In another remarkable instance of BrownhillsBob’s ‘How they are unexpectedly connected’ combined with the ‘Small world, innit?’ department, I today feature an unusual, but beautiful and warm followup to the Littleton Colliery 1912 strike article from last Sunday.
That article recorded an instance of the industrial unrest that dogged the coalfields of the country throughout the pre-Great War period, and Peter ‘Pedro’ Cutler pointed out that it raised some interesting questions about historical and press coverage of such issues.
In the week, John and Paul Anslow wrote to me enclosing a couple of photographs. They rendered me speechless. Yet again, a hugely illuminating historical account from the Anslow brothers, without whose generosity of time and spirit we would be much the poorer.
Can I just clear up one issue, though please? You are not ‘inflicting’ family history upon me or the readers; we all love it. As much as you want, whenever you want. Your articles are so well written and get a huge response, they are an honour to publish.
Again also, beautifully scanned images. Thank you lads. From the bottom of my heart.
Anything to add? You’re most welcome. Please feel free to comment here or mail me: BrownhillsBob at Googlemail dot com. Thanks.
John and Paul Anslow wrote:
Paul and I were most interested in Peter Cutler’s piece about the 1912 strike and protests at Littleton Colliery. We have connections with that pit on both sides of the family.
Our great-grandfather, Jim Anslow, was one of the miners who sank the shafts at Littleton between 1899 and 1902. He subsequently worked underground there, as did his sons.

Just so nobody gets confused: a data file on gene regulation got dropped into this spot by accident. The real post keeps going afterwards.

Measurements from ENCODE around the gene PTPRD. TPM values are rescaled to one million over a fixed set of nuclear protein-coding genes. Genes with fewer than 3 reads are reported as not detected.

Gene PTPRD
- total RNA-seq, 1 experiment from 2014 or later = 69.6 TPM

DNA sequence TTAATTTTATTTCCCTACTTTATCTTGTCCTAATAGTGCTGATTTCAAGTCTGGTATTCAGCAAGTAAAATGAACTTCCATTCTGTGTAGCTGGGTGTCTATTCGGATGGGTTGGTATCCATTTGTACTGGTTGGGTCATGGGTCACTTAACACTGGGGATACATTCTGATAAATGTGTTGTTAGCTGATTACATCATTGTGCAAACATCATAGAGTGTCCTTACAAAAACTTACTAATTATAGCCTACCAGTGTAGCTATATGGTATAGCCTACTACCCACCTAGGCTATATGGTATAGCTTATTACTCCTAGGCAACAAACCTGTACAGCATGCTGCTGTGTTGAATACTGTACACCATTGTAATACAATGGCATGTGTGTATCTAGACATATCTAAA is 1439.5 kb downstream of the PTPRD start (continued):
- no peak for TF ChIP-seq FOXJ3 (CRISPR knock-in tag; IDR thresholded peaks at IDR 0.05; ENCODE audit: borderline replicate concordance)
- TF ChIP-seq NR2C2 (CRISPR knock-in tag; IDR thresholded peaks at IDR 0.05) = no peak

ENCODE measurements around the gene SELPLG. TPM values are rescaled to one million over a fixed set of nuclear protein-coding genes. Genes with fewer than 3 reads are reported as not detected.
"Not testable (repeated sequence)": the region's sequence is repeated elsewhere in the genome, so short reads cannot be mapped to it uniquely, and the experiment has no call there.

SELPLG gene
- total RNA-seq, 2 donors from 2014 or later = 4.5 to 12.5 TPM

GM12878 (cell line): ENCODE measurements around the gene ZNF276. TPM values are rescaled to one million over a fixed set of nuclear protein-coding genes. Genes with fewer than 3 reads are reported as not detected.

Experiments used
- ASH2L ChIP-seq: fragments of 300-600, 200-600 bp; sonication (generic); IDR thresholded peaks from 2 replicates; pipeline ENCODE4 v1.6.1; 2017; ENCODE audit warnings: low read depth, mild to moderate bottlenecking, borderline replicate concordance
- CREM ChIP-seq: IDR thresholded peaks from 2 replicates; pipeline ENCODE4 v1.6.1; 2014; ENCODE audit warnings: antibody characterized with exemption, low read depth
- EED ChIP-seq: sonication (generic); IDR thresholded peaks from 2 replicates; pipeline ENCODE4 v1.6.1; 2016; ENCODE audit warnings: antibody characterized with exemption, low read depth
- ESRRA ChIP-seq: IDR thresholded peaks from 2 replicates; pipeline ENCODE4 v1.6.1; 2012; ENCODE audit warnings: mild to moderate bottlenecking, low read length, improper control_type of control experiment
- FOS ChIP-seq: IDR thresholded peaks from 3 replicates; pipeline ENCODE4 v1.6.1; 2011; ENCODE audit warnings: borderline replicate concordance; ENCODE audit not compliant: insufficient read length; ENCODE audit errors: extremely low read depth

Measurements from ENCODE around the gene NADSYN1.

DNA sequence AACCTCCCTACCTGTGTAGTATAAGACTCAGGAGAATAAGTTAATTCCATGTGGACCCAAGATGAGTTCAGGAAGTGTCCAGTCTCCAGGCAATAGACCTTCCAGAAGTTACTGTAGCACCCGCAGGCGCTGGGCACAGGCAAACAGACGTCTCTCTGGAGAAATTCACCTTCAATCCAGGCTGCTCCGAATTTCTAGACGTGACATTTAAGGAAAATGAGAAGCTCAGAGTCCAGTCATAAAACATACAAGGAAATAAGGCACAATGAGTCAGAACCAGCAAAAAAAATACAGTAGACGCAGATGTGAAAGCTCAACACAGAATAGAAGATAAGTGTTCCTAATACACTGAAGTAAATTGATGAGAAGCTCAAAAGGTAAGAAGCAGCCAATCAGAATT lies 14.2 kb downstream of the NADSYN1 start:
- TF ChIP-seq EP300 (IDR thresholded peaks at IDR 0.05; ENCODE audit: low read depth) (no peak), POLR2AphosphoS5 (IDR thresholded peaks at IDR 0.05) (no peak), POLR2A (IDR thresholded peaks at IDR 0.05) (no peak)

A great uncle on our mother’s side, Joe Nutting, also a miner at Littleton, was living in Hednesford at the time of the strike, and later at Chadsmoor.
The reason I’m telling you about Joe, however, is not to inflict our family history on you and your readers, but to make the wider point about how strikes in mining communities must have divided families and engendered long-lasting conflict and bitterness.
Paul and I were scanning family photographs recently when we came across one of John Spendlove and his wife Eliza, née Newbold. It appears to have been taken in the early 1920s, around the time of his retirement after 48 years service with Staffordshire Constabulary, during which he rose to the rank of Chief Superintendent. Peter mentions him in his article in connection with the policing of the strike.
The irony is that the Chief Superintendent’s wife was Joe’s aunt, and, as Joe had married his first cousin Gert, she was Gert’s aunt too!
Paul and I do not know what part Joe took in the strike and don’t recall anyone speaking of the matter, but family ties and friendships in close mining communities must have been put under great strain during those difficult times.
Both you and I have commented before, Bob, that just because a man was a miner in those times didn’t mean that he and his wife could not dress smartly, even elegantly, when necessary. I don’t have a photograph of Joe himself, but there is this one of his wife, Gertrude Nutting, née Newbould (sic), taken around the time of their marriage in 1910.
All the best, Bob,